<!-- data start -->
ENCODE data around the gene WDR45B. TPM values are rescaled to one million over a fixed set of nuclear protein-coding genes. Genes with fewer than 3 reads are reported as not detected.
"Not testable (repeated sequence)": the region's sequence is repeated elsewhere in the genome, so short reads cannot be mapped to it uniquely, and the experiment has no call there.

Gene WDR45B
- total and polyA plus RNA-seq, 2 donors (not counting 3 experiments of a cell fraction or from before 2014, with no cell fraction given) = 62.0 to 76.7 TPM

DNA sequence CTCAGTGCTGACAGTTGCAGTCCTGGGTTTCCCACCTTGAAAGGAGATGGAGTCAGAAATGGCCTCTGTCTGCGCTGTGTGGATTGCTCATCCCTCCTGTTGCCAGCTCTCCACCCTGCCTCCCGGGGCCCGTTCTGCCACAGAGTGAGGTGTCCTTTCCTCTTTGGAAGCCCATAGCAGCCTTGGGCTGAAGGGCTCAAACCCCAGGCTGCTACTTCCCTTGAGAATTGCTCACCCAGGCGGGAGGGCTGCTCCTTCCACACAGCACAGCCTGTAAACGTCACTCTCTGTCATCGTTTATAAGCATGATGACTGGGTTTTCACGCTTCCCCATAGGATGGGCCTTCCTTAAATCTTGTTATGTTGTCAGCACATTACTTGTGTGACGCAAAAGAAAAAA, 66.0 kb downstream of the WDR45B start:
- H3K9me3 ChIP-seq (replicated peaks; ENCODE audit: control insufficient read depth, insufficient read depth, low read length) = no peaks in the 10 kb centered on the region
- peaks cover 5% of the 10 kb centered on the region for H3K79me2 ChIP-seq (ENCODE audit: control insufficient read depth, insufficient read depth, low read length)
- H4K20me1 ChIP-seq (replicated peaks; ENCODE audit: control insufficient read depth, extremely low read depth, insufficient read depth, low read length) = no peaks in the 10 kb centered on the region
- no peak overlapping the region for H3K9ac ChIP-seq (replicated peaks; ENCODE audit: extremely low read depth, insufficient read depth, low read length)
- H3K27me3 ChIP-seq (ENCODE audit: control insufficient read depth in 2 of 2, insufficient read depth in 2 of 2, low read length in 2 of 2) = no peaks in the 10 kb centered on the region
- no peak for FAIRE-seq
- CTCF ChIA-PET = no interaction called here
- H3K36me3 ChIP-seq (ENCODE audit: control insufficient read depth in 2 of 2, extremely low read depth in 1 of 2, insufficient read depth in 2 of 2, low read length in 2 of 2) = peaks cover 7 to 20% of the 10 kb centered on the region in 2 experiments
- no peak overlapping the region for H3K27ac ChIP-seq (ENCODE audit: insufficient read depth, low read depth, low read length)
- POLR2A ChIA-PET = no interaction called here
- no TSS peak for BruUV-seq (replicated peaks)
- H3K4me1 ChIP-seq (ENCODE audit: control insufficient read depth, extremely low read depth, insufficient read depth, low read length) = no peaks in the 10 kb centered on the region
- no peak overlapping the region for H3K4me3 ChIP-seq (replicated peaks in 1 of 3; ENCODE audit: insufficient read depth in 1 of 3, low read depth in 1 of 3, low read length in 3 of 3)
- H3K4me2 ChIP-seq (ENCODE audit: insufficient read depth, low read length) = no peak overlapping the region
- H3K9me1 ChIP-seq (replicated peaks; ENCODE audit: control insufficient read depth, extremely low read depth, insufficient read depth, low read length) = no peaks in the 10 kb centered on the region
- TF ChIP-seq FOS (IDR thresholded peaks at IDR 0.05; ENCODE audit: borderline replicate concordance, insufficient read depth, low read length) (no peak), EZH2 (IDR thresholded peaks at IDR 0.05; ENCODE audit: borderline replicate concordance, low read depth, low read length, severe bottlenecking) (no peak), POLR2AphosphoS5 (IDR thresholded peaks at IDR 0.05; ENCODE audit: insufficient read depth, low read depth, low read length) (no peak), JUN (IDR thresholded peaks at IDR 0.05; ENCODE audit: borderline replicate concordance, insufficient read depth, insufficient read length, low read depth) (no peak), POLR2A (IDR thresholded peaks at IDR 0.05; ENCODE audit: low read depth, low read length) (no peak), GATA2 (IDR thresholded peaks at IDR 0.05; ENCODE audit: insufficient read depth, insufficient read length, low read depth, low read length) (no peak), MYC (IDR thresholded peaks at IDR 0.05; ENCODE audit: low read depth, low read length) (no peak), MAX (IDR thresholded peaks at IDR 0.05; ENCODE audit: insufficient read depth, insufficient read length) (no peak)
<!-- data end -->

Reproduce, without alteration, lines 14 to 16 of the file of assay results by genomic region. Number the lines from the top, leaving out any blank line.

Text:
- no peak overlapping the region for H3K27ac ChIP-seq (ENCODE audit: insufficient read depth, low read depth, low read length)
- POLR2A ChIA-PET = no interaction called here
- no TSS peak for BruUV-seq (replicated peaks)